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Man seeking ‘suicide by cop’ found guilty of assault

Craig S. Burton makes his first appearance in courtroom video Tuesday, June 2, 2015. (Photo by Nina Culver / SR)
Craig S. Burton makes his first appearance in courtroom video Tuesday, June 2, 2015. (Photo by Nina Culver / SR)

A suicidal veteran who fired 11 shots during an encounter with police last May was found guilty Thursday of assault.

Craig Burton testified during a January trial that he was trying to force police to shoot him as part of a “suicide by cop” plan and never intended to hurt officers when he fired shots into the air in the backyard of his north Spokane home.

The verdict drew tears from Burton’s girlfriend and her mother, who called police to the home for help.

Burton testified he was going through a difficult period in his life leading up to the confrontation. He faced a divorce and child support payments he struggled to pay.

He had attempted suicide once by overdosing on prescription medication. His doctors then doubled his dose of Paxil, an antidepressant which can cause suicidal thoughts.

Judge Michael Price, who decided the case rather than a jury, said it appears Burton is recovering and agreed to release him from jail prior to sentencing. Burton is not allowed to drink alcohol or possess weapons. He has been jailed since his release from the hospital in May. His house has been foreclosed on, but his girlfriend said Burton could live with her.

Police reports and body camera video show a tense encounter where officers waited in an alley behind Burton’s home in the dark as Burton yelled, “Do it!” repeatedly and fired his gun. The Spokane County Prosecutor’s Office ruled last week police were justified in shooting Burton.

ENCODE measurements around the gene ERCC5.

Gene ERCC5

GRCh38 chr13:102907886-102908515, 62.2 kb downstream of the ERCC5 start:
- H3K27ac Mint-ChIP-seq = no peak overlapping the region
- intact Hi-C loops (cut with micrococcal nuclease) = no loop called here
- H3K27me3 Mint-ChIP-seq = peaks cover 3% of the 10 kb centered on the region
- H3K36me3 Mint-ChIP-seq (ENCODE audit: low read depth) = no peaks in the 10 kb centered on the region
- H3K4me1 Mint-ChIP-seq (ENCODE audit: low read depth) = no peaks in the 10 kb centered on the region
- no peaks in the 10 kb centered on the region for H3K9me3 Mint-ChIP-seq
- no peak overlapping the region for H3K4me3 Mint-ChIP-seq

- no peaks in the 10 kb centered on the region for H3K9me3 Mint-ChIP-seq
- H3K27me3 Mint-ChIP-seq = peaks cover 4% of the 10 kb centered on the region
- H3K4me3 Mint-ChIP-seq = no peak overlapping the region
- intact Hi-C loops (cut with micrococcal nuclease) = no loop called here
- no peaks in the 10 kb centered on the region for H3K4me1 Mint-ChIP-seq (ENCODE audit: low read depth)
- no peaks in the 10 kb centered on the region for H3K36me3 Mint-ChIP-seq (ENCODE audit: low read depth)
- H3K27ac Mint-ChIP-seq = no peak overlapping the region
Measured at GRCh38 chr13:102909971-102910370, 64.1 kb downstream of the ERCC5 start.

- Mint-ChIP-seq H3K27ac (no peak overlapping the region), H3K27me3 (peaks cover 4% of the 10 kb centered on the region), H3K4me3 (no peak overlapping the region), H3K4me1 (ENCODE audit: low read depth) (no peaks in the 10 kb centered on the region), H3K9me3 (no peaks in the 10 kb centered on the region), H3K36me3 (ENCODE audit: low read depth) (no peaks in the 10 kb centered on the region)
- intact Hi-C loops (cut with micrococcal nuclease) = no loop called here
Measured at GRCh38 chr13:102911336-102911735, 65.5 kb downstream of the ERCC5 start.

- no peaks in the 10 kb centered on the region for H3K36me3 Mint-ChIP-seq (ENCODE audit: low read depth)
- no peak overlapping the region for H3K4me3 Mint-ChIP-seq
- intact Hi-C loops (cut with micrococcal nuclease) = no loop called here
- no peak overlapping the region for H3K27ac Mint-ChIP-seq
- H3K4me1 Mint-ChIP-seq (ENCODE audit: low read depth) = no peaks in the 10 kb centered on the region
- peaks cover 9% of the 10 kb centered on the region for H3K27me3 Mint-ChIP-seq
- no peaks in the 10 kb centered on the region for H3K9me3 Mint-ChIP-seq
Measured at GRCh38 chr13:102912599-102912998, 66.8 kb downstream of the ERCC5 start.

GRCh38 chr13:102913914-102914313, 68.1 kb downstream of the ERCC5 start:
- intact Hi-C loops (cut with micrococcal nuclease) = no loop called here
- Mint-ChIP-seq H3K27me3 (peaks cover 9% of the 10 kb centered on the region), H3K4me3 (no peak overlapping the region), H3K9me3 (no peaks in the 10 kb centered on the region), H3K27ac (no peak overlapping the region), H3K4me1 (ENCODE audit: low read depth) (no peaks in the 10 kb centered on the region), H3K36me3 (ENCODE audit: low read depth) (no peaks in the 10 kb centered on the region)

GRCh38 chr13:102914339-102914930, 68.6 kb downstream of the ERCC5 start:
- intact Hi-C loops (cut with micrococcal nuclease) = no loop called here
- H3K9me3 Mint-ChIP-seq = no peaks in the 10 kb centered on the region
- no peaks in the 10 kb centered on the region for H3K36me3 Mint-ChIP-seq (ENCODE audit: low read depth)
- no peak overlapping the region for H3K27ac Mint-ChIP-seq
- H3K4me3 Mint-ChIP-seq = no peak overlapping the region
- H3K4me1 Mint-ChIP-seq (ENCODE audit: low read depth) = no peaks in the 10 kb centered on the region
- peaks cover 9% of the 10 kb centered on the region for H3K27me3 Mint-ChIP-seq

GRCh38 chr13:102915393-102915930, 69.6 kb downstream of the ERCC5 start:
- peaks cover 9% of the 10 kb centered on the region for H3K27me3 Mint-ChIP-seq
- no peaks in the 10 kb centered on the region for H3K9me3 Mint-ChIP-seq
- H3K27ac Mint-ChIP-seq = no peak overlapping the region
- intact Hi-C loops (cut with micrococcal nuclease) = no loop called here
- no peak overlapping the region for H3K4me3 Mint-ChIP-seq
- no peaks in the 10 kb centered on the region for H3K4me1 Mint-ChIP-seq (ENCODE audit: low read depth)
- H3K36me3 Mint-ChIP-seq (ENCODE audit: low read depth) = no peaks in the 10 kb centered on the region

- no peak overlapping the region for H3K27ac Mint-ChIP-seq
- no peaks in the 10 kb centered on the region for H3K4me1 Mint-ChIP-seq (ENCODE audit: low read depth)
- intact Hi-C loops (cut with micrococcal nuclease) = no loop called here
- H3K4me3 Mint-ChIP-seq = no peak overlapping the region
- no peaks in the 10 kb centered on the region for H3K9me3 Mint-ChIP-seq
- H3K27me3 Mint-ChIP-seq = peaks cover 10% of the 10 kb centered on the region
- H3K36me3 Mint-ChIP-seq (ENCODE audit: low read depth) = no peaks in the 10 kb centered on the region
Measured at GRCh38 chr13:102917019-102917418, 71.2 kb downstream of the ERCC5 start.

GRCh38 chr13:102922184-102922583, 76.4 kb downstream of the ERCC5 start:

Officer Nicholas Spolski shot Burton in the abdomen once after Burton emerged from his yard into the alley and ignored multiple commands to drop the gun and put his hands up. At trial, Burton testified he had unloaded his gun before walking out into the alley and intended to provoke police into shooting him by ignoring commands to drop the gun.

Prosecutors charged Burton with three counts of first-degree assault. Price found Burton guilty of a lesser charge because first-degree assault requires intent to cause great bodily harm. Price cited Burton’s account of events when announcing his verdict, saying it was “highly unlikely” that Burton, a trained marksman, would have fired 11 shots without hitting his intended target.

“This defendant simply did not attempt to harm anyone other than himself, which he accomplished when he was shot by law enforcement,” Price said.

He will be sentenced March 4.

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